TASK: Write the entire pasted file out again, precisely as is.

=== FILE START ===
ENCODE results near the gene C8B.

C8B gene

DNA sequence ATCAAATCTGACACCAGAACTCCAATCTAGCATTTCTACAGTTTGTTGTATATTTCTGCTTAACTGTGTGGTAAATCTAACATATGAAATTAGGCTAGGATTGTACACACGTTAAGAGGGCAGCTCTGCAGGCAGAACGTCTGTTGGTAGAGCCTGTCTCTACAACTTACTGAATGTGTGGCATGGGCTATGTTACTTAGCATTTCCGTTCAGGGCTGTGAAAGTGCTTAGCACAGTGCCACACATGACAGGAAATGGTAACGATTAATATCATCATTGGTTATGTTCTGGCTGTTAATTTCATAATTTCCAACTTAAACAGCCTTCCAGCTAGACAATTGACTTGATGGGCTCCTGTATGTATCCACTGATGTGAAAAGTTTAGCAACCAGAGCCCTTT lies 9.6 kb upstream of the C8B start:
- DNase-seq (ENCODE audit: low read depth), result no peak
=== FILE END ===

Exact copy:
ENCODE results near the gene C8B.

C8B gene

DNA sequence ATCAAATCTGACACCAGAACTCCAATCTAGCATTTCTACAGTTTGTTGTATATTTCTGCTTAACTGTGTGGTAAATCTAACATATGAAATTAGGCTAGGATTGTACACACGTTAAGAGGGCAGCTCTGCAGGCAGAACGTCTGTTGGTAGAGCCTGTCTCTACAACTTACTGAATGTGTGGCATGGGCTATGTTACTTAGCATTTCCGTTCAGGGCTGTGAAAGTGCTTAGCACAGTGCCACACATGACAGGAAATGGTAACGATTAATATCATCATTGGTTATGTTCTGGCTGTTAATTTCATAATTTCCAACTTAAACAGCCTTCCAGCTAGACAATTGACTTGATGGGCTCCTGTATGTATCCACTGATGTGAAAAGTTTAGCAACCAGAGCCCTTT lies 9.6 kb upstream of the C8B start:
- DNase-seq (ENCODE audit: low read depth), result no peak